Netherlands-based food tech company Mosa Meat has raised $8.8 million as reported by The Wall Street Journal. The funding will aid the company in its effort to launch its clean meat beef burgers to market by 2021. The Series A round of funding was backed by Switzerland’s top meat processor, the Bell Food Group and M Ventures, the corporate venture capital arm of multinational German pharmaceutical company, Merck KGaA.
“We are delighted to join forces with M Ventures and Bell Food Group to create the future of meat,” said Mosa Meat CEO Peter Verstrate. “M Ventures brings strong experience in the early-stage financing of science-based companies like ours and has added tremendous value throughout the fundraising process, while Bell Food Group brings strong downstream capabilities in meat processing and distribution. We think this is a perfect collaboration.”
Verstrate noted that Merck has expertise in both culturing cells and producing high-quality, scalable cell media, which will be invaluable in aiding Mosa Meat to scale up production of its clean meat products in a cost-efficient way. Currently, “cell media,” the nutrient growth substances used by clean meat companies to help cells grow and survive in an incubation environment, accounts for 80 percent of the cost of cultured meat.
“Replacing traditional meat production with cultured meat would have a huge impact on the reduction of greenhouse gas emissions, it would free up a large amount of resources that are now used for meat production worldwide, and will completely disrupt an old-established and currently unsustainable industry,” said Alexander Hoffmann, principal at M Ventures.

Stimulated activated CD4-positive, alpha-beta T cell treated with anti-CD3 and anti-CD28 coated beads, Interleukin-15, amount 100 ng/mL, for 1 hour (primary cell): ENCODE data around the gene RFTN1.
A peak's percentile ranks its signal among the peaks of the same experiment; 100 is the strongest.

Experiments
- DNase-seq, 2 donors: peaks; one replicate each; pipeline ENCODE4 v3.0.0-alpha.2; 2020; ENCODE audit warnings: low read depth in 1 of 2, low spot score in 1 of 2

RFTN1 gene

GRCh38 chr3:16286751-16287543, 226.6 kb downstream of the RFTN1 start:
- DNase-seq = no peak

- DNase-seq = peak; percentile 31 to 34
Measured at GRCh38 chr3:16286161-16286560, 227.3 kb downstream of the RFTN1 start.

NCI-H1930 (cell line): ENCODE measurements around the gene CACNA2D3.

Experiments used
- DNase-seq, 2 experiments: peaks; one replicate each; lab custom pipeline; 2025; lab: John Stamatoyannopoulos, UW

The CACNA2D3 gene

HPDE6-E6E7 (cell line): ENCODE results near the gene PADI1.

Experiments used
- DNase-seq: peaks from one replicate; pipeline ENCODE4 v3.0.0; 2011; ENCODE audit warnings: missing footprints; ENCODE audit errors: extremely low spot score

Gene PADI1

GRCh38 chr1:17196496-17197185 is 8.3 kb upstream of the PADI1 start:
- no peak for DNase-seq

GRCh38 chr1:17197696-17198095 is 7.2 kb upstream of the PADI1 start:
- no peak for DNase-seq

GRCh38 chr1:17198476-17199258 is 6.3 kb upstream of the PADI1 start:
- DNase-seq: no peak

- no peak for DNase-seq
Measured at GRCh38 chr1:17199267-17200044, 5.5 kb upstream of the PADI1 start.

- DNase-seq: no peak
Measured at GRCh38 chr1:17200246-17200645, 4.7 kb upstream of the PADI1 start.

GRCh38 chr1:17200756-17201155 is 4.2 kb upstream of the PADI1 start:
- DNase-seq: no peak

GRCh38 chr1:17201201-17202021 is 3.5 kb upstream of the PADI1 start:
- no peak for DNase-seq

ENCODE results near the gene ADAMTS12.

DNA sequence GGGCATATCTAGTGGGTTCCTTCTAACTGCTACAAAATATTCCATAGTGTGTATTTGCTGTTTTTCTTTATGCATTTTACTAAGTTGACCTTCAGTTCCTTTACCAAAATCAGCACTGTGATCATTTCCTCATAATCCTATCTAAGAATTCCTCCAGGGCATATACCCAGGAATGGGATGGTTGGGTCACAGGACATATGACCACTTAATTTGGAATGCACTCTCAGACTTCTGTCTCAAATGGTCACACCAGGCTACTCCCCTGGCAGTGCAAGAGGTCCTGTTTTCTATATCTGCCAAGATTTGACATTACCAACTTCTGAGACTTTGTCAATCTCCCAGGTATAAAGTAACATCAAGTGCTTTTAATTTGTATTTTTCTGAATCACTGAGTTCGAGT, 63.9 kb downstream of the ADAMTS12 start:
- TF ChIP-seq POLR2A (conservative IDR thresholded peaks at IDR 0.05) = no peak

What is clean meat? In 2013, Mosa Meat created the world’s first slaughter-free burger grown from cow cells in a sterile environment. By launching its clean meat burger on a commercial level, the company hopes to supply the growing global population with a “real” option that is more environmentally sustainable, less resource-intensive, healthier, and kinder to animals than a traditional beef burger. Mossa Meat estimates that clean meat production will use 99 percent less land and 96 percent less water than animal-raised meat, making it a sustainable solution to feed the future.
“We believe this technology can become a true alternative for environment-conscious consumers, and we are delighted to bring our know-how and expertise of the meat business into this strategic partnership with Mosa Meat,” said Lorenz Wyss, CEO of Bell Food Group.
This is not the first time that the burgeoning cultured meat industry has attracted the attention of a high-profile meat producer. Tyson Foods, one of the leading producers of pork and chicken in the US, is an investor in two clean meat startups, Memphis Meats and Future Meat Technologies, and has launched the venture capital branch Tyson New Ventures LLC in order to invest in other new companies that are out to disrupt the meat industry. Cargill, one of the largest producers of beef in North America, is also an investor in Memphis Meats. And German poultry producer PHW Group is an investor in Israeli clean meat company, SuperMeat, in an effort to diversify its portfolio of alternative proteins. PHW has also partnered with Beyond Meat to bring the famous vegan Beyond Burger to Germany.
According to recent data from market research firm Markets and Markets, the clean meat industry is projected to reach $20 million by 2027. Along with Mosa Meats, competitor clean meat producers Memphis Meats and JUST are inching closer to a market debut.
Image Credit: Mosa Meat